Do your presentations fall flat?
Think about the worst presentation you’ve ever seen. Chances are high the audience was either asleep or completely disinterested. What made it so bad? Was it the presenter or was it the slides the presenter used? More times than not, it’s poorly prepared slides that ruin a presentation. Don’t let this happen to you.
Here are nine tips on how to prepare a good Microsoft PowerPoint presentation.
Choose a relevant layout
When you choose the layout or template for your slides, pick something that’s simple and non-distracting. If you’re presenting yearly earnings, a background of flowers probably isn’t the best choice. Under no circumstances should you put your company’s logo as a background, this can make slides incredibly distracting. Put it in the header or footer instead.
It’s important to pick a good color scheme for your slides. The keyword here is, “contrast.” Pick colors that contrast and are easy on the eyes. A white background with black text is good, a red background with black text is bad. If you want to use your company’s colors and they don’t contrast well, pick one of your colors and another that’s a good contrast.
Pictures and graphics capture our attention, text puts us to sleep. The general rule of thumb is to have more visuals than text. Don’t have images for the sake of images, instead pick ones that convey what you want to say. Many good presenters will have a slide with nothing but an attention-grabbing image, and use it to talk about their main idea.
KISS your text
KISS stands for Keep It Stupidly Simple. Text should be kept to a minimum, at most five lines or bullet points per slide. The best presentations use only keywords or showcase the utmost important data and save explanations for the presentation.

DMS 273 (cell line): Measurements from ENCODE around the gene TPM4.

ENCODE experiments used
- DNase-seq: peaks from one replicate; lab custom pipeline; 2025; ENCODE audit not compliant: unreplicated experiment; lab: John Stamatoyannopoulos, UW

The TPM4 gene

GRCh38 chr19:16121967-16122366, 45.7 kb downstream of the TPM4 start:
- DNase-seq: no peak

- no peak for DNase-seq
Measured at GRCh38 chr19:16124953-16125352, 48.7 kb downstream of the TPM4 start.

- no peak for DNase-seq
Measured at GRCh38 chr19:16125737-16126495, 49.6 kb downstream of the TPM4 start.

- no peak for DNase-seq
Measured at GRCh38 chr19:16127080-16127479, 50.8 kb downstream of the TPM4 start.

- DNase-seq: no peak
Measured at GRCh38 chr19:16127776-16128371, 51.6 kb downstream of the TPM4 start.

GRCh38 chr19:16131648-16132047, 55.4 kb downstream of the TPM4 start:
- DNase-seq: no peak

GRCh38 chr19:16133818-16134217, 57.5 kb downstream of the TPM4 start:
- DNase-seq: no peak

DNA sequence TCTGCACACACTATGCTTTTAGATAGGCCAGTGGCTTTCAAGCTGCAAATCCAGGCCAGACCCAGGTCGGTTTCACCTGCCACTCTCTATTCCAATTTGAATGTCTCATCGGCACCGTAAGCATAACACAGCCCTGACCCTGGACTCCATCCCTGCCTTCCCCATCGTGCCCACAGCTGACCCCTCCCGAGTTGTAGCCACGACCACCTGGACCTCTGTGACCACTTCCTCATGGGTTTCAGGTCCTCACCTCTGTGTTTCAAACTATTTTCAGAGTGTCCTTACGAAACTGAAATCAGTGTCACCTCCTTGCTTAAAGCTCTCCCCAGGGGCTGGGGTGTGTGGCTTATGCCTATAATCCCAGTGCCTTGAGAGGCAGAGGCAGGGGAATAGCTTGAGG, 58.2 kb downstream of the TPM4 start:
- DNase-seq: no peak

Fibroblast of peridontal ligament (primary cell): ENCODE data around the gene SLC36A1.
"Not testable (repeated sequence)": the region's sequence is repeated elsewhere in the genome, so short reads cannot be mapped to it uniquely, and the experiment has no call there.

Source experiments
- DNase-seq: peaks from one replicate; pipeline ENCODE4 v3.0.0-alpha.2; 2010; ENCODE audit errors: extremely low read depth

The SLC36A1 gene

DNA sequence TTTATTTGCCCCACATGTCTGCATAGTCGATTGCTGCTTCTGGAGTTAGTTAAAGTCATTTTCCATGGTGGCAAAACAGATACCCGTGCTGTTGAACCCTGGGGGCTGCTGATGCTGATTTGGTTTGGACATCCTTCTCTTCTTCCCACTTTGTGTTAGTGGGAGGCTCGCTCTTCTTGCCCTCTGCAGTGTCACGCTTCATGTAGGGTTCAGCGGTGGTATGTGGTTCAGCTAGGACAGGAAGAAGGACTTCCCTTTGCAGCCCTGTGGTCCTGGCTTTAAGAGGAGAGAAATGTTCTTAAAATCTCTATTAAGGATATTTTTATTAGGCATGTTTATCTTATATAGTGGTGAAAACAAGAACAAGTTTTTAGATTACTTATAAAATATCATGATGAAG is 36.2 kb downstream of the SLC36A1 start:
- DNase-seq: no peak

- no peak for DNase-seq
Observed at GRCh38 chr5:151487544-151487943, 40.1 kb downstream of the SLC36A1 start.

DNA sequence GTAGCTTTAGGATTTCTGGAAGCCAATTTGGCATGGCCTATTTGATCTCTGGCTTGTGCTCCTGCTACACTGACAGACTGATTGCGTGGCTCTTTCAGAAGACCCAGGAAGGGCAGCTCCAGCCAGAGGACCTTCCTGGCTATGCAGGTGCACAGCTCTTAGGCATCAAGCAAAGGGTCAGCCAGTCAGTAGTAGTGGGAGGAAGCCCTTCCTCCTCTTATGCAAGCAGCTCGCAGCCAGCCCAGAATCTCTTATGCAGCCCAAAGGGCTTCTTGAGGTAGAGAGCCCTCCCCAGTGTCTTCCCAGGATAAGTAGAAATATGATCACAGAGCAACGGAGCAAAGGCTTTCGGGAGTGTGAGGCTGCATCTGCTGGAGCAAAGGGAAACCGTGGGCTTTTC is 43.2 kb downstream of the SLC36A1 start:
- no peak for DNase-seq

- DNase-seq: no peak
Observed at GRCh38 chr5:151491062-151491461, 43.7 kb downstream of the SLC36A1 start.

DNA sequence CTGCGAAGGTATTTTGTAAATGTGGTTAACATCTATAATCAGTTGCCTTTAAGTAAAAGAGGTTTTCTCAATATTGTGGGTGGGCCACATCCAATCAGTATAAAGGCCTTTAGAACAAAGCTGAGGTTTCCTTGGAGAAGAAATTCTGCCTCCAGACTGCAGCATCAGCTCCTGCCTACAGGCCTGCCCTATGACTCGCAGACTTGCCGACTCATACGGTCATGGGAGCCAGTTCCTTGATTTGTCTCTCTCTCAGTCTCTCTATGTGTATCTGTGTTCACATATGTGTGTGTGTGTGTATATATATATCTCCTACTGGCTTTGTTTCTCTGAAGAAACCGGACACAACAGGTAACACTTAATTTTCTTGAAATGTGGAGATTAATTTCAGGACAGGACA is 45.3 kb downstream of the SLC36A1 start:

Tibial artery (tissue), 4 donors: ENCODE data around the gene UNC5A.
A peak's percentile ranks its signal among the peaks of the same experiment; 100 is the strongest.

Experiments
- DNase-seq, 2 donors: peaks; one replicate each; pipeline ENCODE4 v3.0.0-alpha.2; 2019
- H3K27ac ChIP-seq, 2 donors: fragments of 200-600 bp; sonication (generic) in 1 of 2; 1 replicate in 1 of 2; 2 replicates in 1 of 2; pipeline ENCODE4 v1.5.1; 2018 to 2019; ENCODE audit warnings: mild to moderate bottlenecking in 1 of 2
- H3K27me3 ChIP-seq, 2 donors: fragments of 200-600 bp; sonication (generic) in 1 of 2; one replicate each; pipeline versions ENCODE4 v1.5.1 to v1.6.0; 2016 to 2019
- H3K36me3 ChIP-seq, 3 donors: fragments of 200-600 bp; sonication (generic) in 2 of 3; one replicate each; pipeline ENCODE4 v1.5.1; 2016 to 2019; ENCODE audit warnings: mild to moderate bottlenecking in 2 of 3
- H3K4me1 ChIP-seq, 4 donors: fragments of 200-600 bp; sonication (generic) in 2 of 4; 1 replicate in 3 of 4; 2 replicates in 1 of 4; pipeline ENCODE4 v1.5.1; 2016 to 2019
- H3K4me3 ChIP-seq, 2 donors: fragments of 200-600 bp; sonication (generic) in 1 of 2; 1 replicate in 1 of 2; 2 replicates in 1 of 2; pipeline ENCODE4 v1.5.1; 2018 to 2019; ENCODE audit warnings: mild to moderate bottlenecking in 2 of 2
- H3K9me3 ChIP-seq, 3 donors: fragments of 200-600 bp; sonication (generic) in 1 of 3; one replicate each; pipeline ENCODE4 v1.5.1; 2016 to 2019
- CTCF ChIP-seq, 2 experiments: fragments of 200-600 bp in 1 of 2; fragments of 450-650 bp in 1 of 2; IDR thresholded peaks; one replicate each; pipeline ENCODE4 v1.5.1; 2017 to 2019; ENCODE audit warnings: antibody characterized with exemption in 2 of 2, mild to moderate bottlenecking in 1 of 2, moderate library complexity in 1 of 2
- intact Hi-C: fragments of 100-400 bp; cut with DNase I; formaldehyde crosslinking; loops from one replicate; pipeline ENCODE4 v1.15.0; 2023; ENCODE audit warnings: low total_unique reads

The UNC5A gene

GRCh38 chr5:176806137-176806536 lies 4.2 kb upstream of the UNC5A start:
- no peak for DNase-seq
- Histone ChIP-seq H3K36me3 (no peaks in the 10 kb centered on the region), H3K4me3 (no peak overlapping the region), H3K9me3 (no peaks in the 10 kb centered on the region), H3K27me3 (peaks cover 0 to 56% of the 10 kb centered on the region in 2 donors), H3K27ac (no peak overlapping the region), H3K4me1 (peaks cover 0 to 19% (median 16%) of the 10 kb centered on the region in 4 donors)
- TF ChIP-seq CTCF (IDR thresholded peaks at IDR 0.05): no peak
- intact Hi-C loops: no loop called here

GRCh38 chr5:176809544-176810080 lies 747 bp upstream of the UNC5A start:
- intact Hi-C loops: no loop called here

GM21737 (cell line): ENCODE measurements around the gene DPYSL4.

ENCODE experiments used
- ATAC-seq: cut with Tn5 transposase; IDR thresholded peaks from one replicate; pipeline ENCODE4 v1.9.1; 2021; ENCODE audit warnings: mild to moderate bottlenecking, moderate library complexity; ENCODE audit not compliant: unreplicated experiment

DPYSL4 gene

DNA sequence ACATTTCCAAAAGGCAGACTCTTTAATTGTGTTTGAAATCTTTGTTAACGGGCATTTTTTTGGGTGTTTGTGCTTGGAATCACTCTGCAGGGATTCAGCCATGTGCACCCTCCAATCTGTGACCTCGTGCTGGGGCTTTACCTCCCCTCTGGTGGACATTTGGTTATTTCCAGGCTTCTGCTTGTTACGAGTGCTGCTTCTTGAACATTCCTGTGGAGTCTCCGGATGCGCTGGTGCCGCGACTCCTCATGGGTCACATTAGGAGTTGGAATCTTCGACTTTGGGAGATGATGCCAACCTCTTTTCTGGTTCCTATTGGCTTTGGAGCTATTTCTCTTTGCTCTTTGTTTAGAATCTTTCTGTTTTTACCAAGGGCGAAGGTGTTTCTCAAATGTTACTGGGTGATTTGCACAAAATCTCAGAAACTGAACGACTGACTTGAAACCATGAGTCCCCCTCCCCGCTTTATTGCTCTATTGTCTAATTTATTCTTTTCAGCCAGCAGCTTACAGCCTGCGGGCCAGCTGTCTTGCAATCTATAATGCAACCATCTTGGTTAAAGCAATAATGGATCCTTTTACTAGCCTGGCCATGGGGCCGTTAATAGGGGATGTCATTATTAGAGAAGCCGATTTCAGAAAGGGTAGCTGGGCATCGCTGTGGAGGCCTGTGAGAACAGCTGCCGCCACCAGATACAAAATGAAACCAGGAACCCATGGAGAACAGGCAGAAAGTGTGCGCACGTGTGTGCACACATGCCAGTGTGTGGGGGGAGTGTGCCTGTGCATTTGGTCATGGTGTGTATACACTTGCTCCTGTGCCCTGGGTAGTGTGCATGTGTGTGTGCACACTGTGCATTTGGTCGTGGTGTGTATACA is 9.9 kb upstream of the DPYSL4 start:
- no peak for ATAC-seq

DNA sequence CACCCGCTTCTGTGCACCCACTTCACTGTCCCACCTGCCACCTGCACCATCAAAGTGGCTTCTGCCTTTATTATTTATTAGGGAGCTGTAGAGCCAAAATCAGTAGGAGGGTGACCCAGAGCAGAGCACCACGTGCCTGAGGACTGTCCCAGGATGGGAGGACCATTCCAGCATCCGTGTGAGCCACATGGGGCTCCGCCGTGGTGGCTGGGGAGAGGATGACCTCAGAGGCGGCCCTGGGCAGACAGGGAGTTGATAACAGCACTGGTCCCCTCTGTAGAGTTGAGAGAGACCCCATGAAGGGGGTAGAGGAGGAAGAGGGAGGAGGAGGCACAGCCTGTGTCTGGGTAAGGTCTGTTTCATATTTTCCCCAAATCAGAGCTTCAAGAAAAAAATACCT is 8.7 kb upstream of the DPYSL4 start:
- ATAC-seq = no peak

It can be tempting to have text or images pop up every few seconds. Resist the temptation, as it’s incredibly hard to match your presentation speed with that of the animations. Having to speed up or wait for animation will make you look unprofessional.
If there’s one key rule with presentations, it remains constant. This applies to everything in your presentation. Keep the font size, font, image type, color scheme, and layout the same throughout the presentation. If you put your logo in a header on one slide, it should be in the header on all the slides.
When developing a presentation you should always keep in mind who your audience is. If you’re presenting to a marketing firm, they probably don’t need to see more than one or two slides with financial information. Beyond that, be sure to prepare a version of the slides for your audience. Any explanations and extra information should be put in here as well.
Keep the file size down
If you’re presenting on another system or will be emailing the slides, it’s a good idea to ensure the file is as small as possible. The bigger it is, the slower it’ll load and the higher the chance it will stutter or crash.
Go over the slides ahead of time and be sure you know the content inside and out. Another benefit to practicing is you will often catch mistakes and knowledge gaps that you can fix before you present.
By following these tips, you should be well on your way to producing a good presentation that will captivate your audience and make you look like a star. If you have any other questions regarding PowerPoint or any of Microsoft’s other products we are here to help, please contact us.